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Saturday, September 3, 2016

Today’s Reading | Luke 9:10–17    

On their return the apostles told Jesus all they had done. He took them with him and withdrew privately to a city called Bethsaida. When the crowds found out about it, they followed him; and he welcomed them, and spoke to them about the kingdom of God, and healed those who needed to be cured. The day was drawing to a close, and the twelve came to him and said, “Send the crowd away, so that they may go into the surrounding villages and countryside, to lodge and get provisions; for we are here in a deserted place.” But he said to them, “You give them something to eat.” They said, “We have no more than five loaves and two fish—unless we are to go and buy food for all these people.” For there were about five thousand men. And he said to his disciples, “Make them sit down in groups of about fifty each.” They did so and made them all sit down. And taking the five loaves and the two fish, he looked up to heaven, and blessed and broke them, and gave them to the disciples to set before the crowd. And all ate and were filled. What was left over was gathered up, twelve baskets of broken pieces. (NRSV)

All of this hand wringing about the crowd and its growling tummies. It’s the silent force in the story. The crowd has the problem, and yet it says nothing. Which makes me wonder: Are the disciples peddling a solution in search of a problem? Could the disciples be the problem?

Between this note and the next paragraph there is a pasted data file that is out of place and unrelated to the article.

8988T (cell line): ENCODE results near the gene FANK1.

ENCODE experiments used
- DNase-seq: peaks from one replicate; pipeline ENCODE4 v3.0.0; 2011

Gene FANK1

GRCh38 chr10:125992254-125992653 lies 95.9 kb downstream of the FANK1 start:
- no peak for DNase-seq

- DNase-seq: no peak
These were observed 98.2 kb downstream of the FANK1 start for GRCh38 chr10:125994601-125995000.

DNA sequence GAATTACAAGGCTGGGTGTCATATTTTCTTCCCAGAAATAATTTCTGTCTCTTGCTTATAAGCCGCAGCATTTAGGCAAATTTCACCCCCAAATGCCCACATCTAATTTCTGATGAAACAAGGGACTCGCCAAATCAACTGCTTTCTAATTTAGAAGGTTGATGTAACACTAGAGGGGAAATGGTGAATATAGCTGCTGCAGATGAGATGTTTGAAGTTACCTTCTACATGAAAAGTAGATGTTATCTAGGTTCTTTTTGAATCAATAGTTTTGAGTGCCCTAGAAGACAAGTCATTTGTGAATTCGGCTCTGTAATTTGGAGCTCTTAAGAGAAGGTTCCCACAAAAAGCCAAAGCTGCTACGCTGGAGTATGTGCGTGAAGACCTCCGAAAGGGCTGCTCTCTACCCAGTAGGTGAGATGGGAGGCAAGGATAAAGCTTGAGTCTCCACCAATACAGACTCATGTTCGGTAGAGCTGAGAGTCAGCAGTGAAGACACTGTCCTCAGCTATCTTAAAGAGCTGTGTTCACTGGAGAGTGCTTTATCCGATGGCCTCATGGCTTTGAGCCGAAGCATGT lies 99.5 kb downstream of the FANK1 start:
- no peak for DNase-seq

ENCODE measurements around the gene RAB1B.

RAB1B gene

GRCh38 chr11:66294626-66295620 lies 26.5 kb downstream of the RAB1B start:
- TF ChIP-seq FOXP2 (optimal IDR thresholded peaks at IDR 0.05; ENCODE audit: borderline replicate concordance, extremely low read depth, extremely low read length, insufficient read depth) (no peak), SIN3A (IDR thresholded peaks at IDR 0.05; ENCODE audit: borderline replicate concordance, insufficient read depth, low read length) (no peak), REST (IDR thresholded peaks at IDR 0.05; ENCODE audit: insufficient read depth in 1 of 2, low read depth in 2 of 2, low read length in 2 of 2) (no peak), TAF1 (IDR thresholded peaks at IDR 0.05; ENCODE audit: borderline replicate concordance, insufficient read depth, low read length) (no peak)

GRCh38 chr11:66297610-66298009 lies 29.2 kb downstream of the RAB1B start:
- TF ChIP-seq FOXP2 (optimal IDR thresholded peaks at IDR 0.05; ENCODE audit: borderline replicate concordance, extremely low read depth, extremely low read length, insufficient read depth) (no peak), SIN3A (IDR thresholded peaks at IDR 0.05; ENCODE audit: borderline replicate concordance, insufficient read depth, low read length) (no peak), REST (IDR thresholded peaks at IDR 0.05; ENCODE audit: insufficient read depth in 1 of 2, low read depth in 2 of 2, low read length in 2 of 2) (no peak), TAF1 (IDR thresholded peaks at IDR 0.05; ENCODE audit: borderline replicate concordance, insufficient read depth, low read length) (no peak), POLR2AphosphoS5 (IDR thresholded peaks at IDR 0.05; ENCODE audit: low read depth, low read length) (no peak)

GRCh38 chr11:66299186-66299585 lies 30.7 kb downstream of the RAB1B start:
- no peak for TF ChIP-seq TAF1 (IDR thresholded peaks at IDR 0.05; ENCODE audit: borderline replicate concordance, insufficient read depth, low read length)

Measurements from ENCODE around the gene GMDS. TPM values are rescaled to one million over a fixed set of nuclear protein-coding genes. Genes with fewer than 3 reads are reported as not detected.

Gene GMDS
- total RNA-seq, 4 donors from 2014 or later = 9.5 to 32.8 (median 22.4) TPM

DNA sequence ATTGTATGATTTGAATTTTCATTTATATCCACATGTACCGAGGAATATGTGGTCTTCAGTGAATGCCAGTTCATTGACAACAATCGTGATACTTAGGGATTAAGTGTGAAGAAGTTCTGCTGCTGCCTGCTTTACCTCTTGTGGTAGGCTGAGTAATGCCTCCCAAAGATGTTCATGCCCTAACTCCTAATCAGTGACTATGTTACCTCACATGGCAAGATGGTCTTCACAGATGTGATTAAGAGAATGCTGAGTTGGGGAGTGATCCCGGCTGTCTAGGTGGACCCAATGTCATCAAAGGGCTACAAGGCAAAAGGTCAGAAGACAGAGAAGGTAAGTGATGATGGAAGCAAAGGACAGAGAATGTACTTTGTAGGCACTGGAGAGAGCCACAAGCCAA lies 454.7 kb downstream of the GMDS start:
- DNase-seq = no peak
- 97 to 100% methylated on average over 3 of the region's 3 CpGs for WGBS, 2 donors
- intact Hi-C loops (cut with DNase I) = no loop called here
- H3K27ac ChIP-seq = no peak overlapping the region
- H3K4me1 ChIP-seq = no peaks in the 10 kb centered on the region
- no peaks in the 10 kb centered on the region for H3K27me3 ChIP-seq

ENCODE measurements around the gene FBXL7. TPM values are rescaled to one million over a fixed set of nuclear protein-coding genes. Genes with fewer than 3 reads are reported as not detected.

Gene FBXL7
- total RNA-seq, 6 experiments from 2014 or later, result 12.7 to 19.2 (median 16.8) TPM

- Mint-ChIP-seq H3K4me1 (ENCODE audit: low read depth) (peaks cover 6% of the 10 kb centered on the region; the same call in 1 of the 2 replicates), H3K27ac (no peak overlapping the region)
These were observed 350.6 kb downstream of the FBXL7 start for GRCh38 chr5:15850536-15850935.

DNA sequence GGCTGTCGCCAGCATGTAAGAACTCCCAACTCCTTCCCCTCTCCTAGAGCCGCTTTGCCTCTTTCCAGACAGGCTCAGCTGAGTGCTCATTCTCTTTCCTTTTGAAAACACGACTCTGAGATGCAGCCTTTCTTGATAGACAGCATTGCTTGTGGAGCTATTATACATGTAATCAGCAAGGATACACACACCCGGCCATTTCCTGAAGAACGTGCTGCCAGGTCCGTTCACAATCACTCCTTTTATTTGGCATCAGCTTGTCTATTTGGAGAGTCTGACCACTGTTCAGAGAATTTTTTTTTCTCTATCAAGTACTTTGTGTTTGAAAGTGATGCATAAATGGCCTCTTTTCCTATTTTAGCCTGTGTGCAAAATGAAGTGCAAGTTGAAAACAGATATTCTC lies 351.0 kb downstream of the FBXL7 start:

’The crowd is at Bethsaida, a small fishing village on the sea, having followed Jesus there somewhat against his (or, at least, the disciples’) wishes and then lapped up his stirring words and healing touch. Now it’s dinner time, and it seems nobody brought their brown-bag lunch. This was supposed to be a private retreat for the disciples to begin with, but the crowd, like a hyper toddler intruding on her parents’ private conversation, put an end to that.


Make. Them. Go. Away.


We require spirituality. Their hunger pricks our conscience. Program away their need.


And the fiercely sought One, who has poured himself into this crowd from dawn to dusk, welcoming its’ needs, speaking good news to its’ desperation, touching its sick heads and limbs, must be spent of his patience and strength as he looks at his students over his glasses and sighs.


Give them something to eat.


They’re hungry, not dying. They’re people, not problems. Move toward them.


Jesus, orient us to your people in need, that we may see them as you see them, as you see us, as your beloved children, and not as problems needing fixing. And may we pursue you with the rigor of a crowd. Amen.

Written by Rocky Supinger, Associate Pastor for Youth Ministry

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